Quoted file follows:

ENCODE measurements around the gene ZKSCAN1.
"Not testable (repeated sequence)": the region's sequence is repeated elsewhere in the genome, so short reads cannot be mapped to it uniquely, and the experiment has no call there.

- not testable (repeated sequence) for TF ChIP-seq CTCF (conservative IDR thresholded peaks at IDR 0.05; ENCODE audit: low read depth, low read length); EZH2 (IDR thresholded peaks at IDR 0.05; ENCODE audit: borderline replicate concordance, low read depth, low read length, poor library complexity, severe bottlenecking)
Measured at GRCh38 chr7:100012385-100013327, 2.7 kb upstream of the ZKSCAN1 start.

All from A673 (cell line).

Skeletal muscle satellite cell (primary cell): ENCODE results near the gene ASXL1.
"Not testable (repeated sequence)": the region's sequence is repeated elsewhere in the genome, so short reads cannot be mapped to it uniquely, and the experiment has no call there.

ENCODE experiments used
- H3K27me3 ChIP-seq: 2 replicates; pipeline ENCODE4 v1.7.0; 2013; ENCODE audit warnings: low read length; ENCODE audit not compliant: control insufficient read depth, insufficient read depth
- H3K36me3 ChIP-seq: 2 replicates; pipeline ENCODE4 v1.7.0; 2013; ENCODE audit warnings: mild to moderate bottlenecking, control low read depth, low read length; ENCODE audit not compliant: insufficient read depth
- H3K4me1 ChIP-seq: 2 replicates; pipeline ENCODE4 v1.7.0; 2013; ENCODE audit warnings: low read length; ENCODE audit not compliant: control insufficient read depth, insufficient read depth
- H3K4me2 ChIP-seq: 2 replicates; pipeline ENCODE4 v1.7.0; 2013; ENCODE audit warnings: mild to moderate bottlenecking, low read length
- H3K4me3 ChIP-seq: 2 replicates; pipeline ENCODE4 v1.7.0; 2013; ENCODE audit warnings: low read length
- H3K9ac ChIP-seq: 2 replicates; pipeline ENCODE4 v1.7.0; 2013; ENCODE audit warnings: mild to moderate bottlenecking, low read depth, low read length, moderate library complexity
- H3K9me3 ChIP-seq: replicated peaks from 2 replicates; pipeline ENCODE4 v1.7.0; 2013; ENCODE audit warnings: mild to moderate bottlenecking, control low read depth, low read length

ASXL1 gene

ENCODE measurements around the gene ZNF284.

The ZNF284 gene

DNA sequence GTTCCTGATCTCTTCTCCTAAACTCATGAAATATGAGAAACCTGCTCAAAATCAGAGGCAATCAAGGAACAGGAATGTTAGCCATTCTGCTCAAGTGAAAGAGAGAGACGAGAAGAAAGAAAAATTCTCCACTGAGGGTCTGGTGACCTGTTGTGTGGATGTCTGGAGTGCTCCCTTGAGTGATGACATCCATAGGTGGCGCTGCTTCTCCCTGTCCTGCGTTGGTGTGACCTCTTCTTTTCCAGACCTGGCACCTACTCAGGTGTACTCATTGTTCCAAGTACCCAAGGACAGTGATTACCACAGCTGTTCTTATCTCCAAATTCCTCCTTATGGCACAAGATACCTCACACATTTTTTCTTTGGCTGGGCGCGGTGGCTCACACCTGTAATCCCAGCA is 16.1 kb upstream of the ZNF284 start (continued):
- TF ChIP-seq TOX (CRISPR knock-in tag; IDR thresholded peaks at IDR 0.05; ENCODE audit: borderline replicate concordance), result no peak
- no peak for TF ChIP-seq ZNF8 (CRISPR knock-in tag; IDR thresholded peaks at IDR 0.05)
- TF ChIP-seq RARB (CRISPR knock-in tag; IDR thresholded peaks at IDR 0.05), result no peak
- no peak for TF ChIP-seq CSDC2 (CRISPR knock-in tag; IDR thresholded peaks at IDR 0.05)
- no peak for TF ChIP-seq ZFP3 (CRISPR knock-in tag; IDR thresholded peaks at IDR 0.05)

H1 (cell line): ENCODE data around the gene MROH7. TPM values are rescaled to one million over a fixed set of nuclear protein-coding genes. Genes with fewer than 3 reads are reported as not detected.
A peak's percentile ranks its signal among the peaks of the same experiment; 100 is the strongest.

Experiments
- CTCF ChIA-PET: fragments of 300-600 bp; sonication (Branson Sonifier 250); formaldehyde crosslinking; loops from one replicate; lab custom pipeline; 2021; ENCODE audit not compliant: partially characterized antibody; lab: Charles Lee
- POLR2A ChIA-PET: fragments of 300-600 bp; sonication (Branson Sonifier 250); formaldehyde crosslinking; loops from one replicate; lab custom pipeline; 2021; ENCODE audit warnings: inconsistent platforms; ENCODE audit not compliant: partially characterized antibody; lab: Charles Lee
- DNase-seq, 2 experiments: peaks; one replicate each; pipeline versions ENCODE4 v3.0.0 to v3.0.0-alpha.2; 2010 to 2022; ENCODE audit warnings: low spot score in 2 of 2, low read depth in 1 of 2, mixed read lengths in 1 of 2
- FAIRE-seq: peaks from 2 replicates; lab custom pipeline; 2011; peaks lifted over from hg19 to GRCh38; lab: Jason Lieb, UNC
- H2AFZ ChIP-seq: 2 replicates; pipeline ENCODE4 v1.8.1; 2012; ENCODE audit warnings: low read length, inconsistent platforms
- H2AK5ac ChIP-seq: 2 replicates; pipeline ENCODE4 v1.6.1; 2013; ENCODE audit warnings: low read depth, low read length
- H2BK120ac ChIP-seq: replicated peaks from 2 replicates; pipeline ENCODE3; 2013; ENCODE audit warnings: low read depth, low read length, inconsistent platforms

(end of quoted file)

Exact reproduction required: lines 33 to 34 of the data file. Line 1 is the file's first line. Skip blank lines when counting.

- H2AK5ac ChIP-seq: 2 replicates; pipeline ENCODE4 v1.6.1; 2013; ENCODE audit warnings: low read depth, low read length
- H2BK120ac ChIP-seq: replicated peaks from 2 replicates; pipeline ENCODE3; 2013; ENCODE audit warnings: low read depth, low read length, inconsistent platforms